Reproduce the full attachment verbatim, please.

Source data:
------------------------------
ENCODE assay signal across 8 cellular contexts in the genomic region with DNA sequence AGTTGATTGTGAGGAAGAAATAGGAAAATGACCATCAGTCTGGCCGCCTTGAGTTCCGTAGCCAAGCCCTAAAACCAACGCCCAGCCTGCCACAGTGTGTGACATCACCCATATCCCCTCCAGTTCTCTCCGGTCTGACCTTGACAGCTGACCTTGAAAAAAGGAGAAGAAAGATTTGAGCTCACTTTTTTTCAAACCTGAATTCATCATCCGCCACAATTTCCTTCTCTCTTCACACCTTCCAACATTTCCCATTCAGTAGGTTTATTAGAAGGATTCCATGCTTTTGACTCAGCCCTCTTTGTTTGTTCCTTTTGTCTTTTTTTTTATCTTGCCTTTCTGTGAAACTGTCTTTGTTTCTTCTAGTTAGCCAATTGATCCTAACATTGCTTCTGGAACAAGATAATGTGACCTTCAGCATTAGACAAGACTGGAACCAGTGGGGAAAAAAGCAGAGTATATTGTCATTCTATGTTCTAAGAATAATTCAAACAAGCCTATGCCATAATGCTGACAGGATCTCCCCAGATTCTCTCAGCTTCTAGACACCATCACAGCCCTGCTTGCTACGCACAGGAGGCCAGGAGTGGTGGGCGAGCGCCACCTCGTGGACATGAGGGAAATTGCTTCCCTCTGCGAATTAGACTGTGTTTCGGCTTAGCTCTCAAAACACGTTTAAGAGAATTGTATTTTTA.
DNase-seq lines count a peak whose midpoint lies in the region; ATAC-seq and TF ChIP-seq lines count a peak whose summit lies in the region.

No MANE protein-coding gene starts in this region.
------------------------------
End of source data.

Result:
ENCODE assay signal across 8 cellular contexts in the genomic region with DNA sequence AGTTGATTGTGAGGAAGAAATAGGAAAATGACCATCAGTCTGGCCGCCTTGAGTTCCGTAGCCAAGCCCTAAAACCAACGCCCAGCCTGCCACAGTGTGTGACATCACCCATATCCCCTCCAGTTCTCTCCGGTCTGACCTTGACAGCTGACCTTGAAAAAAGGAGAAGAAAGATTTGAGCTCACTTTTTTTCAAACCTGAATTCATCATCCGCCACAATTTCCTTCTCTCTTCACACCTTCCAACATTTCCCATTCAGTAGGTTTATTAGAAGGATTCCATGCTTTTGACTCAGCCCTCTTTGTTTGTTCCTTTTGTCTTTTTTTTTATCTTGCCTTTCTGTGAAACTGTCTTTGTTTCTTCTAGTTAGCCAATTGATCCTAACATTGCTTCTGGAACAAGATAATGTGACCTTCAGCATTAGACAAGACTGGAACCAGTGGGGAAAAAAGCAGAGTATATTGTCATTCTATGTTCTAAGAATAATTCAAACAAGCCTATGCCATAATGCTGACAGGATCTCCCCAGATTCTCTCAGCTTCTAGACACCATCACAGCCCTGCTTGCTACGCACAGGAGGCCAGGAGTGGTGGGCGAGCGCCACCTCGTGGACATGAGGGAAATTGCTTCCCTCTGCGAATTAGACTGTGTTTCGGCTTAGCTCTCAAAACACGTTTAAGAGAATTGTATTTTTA.
DNase-seq lines count a peak whose midpoint lies in the region; ATAC-seq and TF ChIP-seq lines count a peak whose summit lies in the region.

No MANE protein-coding gene starts in this region.